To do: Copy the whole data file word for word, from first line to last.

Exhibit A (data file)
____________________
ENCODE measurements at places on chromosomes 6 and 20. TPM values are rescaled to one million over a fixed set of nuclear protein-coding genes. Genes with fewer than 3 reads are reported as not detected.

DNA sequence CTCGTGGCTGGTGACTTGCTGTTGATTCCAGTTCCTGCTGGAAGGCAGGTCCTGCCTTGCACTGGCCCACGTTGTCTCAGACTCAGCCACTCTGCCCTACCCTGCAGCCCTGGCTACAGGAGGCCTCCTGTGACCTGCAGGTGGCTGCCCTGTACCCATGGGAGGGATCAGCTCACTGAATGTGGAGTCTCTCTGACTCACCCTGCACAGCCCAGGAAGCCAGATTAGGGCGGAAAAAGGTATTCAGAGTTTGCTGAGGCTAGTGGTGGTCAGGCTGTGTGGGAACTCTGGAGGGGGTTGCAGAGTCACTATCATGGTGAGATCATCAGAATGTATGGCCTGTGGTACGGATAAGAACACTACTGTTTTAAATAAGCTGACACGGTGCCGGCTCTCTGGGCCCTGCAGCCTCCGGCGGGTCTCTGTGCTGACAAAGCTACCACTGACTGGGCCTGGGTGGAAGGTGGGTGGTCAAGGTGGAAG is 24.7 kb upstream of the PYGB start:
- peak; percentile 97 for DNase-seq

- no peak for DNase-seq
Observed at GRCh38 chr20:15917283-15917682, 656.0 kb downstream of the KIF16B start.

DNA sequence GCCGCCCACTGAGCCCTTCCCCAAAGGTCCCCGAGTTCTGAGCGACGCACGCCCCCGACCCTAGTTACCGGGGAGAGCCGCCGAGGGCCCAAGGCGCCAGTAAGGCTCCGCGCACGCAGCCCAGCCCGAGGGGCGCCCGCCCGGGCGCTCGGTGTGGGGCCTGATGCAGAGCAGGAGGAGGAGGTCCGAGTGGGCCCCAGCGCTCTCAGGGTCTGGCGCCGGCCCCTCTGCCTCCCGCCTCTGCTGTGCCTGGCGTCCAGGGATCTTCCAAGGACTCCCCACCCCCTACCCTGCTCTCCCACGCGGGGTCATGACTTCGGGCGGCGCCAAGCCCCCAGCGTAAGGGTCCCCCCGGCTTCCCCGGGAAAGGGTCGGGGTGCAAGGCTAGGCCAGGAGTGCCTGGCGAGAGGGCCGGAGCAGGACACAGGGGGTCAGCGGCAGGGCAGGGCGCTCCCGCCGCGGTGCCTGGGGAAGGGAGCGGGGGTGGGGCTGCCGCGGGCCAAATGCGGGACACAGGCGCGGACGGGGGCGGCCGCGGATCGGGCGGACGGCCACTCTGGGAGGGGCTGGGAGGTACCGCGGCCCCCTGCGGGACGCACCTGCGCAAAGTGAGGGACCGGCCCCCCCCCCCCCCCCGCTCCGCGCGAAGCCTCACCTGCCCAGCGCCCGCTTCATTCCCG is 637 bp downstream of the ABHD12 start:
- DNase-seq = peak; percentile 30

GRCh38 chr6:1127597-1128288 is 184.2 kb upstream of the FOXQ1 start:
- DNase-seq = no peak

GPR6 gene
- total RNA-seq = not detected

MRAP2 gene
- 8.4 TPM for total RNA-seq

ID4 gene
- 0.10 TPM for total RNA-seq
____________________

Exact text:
ENCODE measurements at places on chromosomes 6 and 20. TPM values are rescaled to one million over a fixed set of nuclear protein-coding genes. Genes with fewer than 3 reads are reported as not detected.

DNA sequence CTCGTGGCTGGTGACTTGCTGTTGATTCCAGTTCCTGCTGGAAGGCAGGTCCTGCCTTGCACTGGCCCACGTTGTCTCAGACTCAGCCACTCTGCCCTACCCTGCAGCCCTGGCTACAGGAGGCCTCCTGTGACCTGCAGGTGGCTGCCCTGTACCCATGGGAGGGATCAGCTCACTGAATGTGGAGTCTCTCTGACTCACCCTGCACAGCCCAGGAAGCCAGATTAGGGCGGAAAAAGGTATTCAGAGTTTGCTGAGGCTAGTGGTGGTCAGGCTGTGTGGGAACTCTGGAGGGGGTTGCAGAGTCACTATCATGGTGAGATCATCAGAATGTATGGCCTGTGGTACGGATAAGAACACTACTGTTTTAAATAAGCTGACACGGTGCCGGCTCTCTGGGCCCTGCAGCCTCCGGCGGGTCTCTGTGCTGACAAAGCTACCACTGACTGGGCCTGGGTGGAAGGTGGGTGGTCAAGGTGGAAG is 24.7 kb upstream of the PYGB start:
- peak; percentile 97 for DNase-seq

- no peak for DNase-seq
Observed at GRCh38 chr20:15917283-15917682, 656.0 kb downstream of the KIF16B start.

DNA sequence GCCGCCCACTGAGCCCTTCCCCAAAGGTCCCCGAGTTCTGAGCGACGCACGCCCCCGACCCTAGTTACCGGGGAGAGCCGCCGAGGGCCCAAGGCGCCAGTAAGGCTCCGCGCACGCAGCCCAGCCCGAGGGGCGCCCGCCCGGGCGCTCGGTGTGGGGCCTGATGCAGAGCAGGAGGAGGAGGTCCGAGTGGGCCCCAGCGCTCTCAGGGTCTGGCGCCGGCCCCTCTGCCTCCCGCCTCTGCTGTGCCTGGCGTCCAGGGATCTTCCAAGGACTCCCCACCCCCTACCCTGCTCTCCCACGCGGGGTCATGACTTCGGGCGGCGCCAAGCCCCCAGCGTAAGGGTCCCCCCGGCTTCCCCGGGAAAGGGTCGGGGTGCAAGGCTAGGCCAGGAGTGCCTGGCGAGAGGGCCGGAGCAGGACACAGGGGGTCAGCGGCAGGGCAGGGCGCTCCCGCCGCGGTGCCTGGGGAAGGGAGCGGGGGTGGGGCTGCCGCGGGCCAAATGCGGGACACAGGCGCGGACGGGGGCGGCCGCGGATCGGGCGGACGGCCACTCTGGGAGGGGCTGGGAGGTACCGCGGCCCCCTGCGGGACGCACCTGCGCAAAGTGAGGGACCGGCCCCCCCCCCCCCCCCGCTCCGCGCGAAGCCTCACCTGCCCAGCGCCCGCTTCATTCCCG is 637 bp downstream of the ABHD12 start:
- DNase-seq = peak; percentile 30

GRCh38 chr6:1127597-1128288 is 184.2 kb upstream of the FOXQ1 start:
- DNase-seq = no peak

GPR6 gene
- total RNA-seq = not detected

MRAP2 gene
- 8.4 TPM for total RNA-seq

ID4 gene
- 0.10 TPM for total RNA-seq